Preliminary Note: On Tuesday, April 9, 2024, the United States Department of Transportation issued a final rule that modernized the Disadvantaged Business Enterprise (DBE) program and the Airport Concessions DBE (ACDBE) program regulations. Review a copy of the final rule. The changes went into effect on May 9, 2024. This blog is one in a series highlighting the changes and updates found in this final rule.

A gift can be a valid way to acquire ownership in a Disadvantaged Business Enterprise (DBE) or an Airport Concession Disadvantaged Business Enterprise (ACDBE), but there are some specific requirements you need to follow to make sure your gift is acceptable under the new U.S. Department of Transportation's (DOT) rules outlined in 49 C.F.R. Part 26. A gift is a transfer of money or property from one person to another without any expectation of repayment or compensation.

This situation most often comes up in a business where one family member wants to pass ownership on to the next generation of family – such as a father passing the business on to his daughter. The new rules add some additional clarity to prior regulations on how to make this an acceptable transfer so that the daughter can qualify for DBE certification.

First, and perhaps one of the most difficult pills to swallow, is that the person who made the gift (in our example, a father) must immediately cease having any involvement or interest in the firm or any other business that contracts with the firm, except as a landlord or a provider of standard support services. Please note that “support services” is not defined in the new regulations. Are support services limited to back-office work (helping with payroll, accounting, etc.) or can it be extended to other tasks? Right now, we do not have any answer. I anticipate see future USDOT appeal decisions explaining what does and does not qualify as support services. The person making the gift cannot keep any remaining shares in the business, because if they did, they would still have an interest in the company.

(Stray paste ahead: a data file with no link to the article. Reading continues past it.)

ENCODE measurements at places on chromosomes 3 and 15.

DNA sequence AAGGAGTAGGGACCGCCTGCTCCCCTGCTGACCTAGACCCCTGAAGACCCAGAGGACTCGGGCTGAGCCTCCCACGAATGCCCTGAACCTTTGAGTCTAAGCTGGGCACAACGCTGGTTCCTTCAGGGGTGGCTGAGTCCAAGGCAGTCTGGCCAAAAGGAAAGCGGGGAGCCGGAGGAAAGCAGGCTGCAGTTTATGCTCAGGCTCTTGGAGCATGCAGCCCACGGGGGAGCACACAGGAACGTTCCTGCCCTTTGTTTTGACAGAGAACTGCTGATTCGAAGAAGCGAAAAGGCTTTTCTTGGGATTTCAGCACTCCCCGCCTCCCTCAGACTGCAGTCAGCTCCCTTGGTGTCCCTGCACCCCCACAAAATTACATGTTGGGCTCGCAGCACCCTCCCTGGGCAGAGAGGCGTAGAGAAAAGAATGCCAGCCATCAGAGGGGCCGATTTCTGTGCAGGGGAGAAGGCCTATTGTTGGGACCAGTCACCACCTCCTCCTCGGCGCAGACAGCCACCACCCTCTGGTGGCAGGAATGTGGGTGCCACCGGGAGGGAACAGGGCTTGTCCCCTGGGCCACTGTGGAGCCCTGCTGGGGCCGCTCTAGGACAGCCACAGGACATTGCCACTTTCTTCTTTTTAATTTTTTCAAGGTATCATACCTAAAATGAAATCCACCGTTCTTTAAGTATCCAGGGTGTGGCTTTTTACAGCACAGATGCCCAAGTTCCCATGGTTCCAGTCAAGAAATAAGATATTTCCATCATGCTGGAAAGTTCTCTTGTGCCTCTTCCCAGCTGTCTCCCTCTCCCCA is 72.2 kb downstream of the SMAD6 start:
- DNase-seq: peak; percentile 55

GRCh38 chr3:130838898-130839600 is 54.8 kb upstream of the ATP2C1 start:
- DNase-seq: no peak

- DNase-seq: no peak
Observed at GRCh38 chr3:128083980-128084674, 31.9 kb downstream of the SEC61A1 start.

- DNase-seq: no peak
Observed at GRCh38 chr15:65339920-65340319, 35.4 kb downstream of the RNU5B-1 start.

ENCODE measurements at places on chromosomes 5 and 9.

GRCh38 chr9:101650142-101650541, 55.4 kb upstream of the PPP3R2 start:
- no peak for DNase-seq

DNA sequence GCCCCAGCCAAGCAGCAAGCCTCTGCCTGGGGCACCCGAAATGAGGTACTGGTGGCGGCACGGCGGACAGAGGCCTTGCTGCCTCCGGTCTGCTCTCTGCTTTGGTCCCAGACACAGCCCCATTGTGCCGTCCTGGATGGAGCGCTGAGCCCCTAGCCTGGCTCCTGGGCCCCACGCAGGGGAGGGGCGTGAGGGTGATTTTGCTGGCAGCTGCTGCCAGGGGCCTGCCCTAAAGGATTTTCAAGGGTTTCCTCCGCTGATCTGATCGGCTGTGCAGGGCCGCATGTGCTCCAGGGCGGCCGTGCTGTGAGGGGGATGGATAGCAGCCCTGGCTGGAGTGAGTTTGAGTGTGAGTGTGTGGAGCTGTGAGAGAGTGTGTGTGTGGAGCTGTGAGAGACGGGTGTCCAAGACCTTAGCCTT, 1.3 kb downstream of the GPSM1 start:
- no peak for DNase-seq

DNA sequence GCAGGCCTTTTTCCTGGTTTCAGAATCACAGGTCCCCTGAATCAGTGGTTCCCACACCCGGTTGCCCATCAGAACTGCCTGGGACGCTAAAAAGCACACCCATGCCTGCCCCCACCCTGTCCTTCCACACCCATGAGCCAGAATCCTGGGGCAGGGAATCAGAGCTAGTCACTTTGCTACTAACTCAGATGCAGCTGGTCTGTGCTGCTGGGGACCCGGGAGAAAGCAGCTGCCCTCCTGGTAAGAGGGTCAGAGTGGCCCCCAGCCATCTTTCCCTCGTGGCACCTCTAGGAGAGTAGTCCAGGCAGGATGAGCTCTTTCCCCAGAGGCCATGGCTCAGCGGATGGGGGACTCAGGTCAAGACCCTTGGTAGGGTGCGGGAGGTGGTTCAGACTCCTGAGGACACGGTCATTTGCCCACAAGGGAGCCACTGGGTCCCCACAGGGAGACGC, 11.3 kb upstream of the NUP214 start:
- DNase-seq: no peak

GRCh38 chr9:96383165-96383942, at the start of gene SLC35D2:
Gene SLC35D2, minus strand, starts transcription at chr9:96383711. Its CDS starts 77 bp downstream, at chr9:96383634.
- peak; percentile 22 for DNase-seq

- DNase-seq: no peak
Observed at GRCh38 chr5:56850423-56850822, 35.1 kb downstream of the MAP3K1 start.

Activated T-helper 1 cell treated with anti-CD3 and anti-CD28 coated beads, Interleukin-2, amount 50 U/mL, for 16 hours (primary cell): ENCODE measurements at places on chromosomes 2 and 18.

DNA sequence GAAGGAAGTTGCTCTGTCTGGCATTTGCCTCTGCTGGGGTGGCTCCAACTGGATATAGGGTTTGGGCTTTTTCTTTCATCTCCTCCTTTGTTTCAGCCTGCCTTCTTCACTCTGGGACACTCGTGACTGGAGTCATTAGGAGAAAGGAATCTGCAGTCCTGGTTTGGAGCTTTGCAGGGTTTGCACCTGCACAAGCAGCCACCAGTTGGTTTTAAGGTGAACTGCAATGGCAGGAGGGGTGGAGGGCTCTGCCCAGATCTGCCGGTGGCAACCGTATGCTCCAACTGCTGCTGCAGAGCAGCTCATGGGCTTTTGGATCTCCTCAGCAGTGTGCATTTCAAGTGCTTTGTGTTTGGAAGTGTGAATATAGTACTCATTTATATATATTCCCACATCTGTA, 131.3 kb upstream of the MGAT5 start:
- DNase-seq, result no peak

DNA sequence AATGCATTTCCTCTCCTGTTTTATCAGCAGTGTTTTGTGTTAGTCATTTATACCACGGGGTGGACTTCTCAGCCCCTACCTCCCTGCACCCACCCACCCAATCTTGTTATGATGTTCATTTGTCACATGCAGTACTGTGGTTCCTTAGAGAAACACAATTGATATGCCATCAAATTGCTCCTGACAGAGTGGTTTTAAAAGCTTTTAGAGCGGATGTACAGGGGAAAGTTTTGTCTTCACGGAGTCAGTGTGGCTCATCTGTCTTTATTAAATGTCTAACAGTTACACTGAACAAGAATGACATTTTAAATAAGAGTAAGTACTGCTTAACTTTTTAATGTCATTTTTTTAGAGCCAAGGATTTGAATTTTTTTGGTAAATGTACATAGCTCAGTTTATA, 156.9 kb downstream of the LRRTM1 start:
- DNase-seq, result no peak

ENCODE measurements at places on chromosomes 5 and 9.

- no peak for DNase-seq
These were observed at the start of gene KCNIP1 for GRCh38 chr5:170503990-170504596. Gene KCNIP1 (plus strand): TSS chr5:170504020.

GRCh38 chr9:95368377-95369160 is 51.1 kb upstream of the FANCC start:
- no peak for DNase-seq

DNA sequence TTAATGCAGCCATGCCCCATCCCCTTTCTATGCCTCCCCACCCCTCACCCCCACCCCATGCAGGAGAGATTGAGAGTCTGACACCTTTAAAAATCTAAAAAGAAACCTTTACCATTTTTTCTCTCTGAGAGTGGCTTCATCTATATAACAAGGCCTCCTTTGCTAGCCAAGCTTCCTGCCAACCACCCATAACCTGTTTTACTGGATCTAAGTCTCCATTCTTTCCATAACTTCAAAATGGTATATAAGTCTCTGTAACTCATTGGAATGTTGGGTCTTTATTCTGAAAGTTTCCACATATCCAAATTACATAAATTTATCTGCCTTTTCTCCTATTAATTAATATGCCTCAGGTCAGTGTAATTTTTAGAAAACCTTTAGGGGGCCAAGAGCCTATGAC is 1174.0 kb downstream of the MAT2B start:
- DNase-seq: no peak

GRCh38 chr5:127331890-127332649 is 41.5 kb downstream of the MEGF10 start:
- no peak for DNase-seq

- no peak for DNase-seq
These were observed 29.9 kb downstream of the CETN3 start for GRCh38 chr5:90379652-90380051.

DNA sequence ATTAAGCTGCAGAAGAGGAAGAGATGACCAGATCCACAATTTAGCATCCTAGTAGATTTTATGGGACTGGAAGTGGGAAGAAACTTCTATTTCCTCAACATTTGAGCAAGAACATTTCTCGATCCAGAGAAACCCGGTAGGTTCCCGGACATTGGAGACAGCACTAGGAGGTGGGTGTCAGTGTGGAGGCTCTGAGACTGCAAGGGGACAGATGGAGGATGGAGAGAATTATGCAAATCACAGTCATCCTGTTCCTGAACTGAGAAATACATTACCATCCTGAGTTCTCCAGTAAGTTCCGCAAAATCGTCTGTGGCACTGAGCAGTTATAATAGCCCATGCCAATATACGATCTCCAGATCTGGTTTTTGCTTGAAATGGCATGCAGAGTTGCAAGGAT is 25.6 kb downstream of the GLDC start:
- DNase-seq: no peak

Second, the person who made the gift cannot “derive undue benefit.” This term is also not defined in the new regulations. This could be interpreted to mean that the person making the gift cannot derive any benefit from the gift, such as a share of profits, a tax deduction, or a reciprocal business deal. The exception would be the payment of rent if the person making the gift remained as landlord (which is permitted). Otherwise, the person making the gift should completely disengage from the company and let the person receiving the gift run it independently.

Third, there must be a writing documenting the gift, such as a receipt, a cancelled check, a transfer confirmation, etc. The writing must identify the transferor, the transferee, the amount or value, and date. This writing can still be made even if the transfer has already taken place.

Gifting is a common way to pass a business on to a new generation. However, it must be done the right way if the company wants to be certified as a DBE or ACDBE. Consulting with knowledgeable counsel prior to making the gift will help to make sure that the transaction is done properly and will pass the DBE review.

If your company has questions about the new regulations, or about DBE or ACDBE certification generally, please contact Danielle Dietrich, Esq. at or 412-449-9141.

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